Although President Martelly has declared that Haiti has prepared itself "to stand up and welcome the return of its deported brothers from the Dominican Republic with dignity," but there is little evidence of this determination on this side of Haitian border; there is little infrastructure on the ground in Haiti to welcome the 200,000 destitute refugees. After a week of the deadline, two reception centers at Ouanaminthe and Malpasse in Haiti are still under construction to welcome 200,000 compatriots who could not regularize their immigration status.
On Thursday, June 18th, Marie Yolène Gilles, the Programme Manager of the National Network Defenses of Human Rights (RNDDH) has revealed that no structure has yet been built on the Haitian side of Dominican border other than a poster notifying the areas of proposed shelters. The GAAR (Groupe d'Appui aux Rapatriés & Réfugiés) has only traced two trucks, one tractor, two generators and two guards and a placard indicating : Welcome" on the 3 project sites located in Malpasse reserved for the reception of future returnees. Even in Last May, the Haitian government had continued its assurance that there would be two buildings to welcome our compatriot.
A recent report dated April 9, 2015, on The Washington Post reveals that a record 3.8 million foreign-born blacks now live in the United States. The share of the black population, largely from Africa and Caribbean has grown up to 8.7% in 2013 from 3.1% of 1980. Out of that, the share of the Haitian immigrant population was 1.5% in 2014 and the number of the total Haitian immigrant population was computed at 606,000 in 2012.
At the earlier time, the immigrant population was very small, estimated at approximately 5,000 in 1960. The number started rising when they began arriving in large numbers following the collapse of the Duvalier dictatorship in the late 1980s. An estimate hints that by 2060, 16.5% of the U.S population will be foreign born. The tendency to concentrate with such population has been more in cities that already had higher numbers of black populations. In Miami, 34% of its black community was born elsewhere. Such figure is 28% in the case of New York metro. The influx of immigrants has started since 2000. Most of the 40 million U.S blacks have roots in Africa and many of their ancestors were brought in as slaves during the 18th century, and by the end of that century, the number of blacks was nearly 20% of total U.S population. Haitian immigrant population in the U.S, is the 4th largest immigrant group from the Caribbean, following Cuba, the Dominican Republic, and Jamaica. The higher number of Haitian immigrants can also be found in France (77,000), Canada (74,000) and Bahamas (40,000). As per the Center for Immigration Studies, 2008, the top states of Haitian immigrant settlement in the U.S are: Florida (251,963; 46%), New York (135,836; 25%) New Jersey (43,316; 8%), Massachusetts (36,779; 7%), Georgia (13,287; 2%), and Maryland (11,266; 2%). There are 310,000 U.S.-born Americans who have at least one parent born in Haiti.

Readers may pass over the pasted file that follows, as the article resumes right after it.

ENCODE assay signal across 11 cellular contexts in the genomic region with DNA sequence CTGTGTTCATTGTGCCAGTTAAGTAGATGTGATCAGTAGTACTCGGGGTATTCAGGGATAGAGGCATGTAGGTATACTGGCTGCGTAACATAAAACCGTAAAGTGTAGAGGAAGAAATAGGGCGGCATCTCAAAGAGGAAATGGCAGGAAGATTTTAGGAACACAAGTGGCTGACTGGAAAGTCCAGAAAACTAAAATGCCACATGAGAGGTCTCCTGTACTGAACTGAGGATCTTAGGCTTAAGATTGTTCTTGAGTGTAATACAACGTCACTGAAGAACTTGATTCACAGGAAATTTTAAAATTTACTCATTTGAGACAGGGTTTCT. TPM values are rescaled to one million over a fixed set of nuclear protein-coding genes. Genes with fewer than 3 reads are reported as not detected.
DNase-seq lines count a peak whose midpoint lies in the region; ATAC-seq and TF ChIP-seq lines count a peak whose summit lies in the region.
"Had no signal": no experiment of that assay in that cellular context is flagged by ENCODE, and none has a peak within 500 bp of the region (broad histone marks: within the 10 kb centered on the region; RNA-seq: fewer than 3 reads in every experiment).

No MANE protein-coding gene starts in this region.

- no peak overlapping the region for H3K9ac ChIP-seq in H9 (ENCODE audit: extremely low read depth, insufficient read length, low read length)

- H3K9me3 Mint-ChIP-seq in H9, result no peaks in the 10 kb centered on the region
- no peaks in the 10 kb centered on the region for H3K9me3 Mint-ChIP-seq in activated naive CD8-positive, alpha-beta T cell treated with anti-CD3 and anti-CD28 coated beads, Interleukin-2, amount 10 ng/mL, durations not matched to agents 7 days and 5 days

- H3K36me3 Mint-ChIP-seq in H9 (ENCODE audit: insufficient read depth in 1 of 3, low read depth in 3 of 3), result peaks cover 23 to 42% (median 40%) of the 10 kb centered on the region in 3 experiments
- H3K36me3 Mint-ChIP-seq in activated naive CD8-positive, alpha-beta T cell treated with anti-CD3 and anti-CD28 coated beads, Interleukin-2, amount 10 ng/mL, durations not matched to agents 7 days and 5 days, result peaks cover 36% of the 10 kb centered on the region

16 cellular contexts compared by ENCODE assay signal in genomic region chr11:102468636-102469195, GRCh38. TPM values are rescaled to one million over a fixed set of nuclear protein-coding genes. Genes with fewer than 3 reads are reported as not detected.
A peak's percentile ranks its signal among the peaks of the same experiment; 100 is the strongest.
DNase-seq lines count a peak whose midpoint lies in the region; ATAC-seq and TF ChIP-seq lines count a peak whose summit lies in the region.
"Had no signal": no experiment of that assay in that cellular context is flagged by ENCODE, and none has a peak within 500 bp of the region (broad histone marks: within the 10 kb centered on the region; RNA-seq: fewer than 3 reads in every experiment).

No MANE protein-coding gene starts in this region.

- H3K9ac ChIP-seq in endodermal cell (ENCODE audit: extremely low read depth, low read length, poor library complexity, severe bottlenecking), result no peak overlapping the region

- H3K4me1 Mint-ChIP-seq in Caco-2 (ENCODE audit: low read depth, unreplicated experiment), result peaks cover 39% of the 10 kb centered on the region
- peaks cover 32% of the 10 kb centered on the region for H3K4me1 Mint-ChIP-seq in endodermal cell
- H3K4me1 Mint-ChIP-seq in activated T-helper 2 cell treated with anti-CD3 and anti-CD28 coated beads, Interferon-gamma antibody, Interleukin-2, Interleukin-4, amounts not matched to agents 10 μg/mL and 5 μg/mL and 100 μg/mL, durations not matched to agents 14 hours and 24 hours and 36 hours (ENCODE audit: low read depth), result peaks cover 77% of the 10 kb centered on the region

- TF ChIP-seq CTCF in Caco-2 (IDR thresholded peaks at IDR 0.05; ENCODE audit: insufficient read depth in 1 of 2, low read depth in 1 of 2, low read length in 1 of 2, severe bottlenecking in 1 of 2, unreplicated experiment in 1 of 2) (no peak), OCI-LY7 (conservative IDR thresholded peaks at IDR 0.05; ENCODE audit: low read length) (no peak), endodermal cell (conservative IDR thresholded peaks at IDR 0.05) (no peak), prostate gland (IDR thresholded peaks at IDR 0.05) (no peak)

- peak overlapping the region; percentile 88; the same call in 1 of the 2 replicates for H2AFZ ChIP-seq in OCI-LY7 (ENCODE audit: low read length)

Gabriel del Río, the President of the CASC (Autonomous Trade Union Confederation Class) has recently declared that the aloofness of the Haitian authority in providing identity documents to the irregular Haitian workers, necessary to enroll themselves in the National Plan for the Regularization of Foreigners (PNRE) in DR, is causing the biggest obstacle. Many Haitians living in the Dominican Republic did not have any document that would enable them to register. Those who went back to Haiti for procuring them, were returned mostly empty handed. Such situation creates opportunities for the counterfeiters and it is no wonder that many Haitians were found in possession of forged identity documents.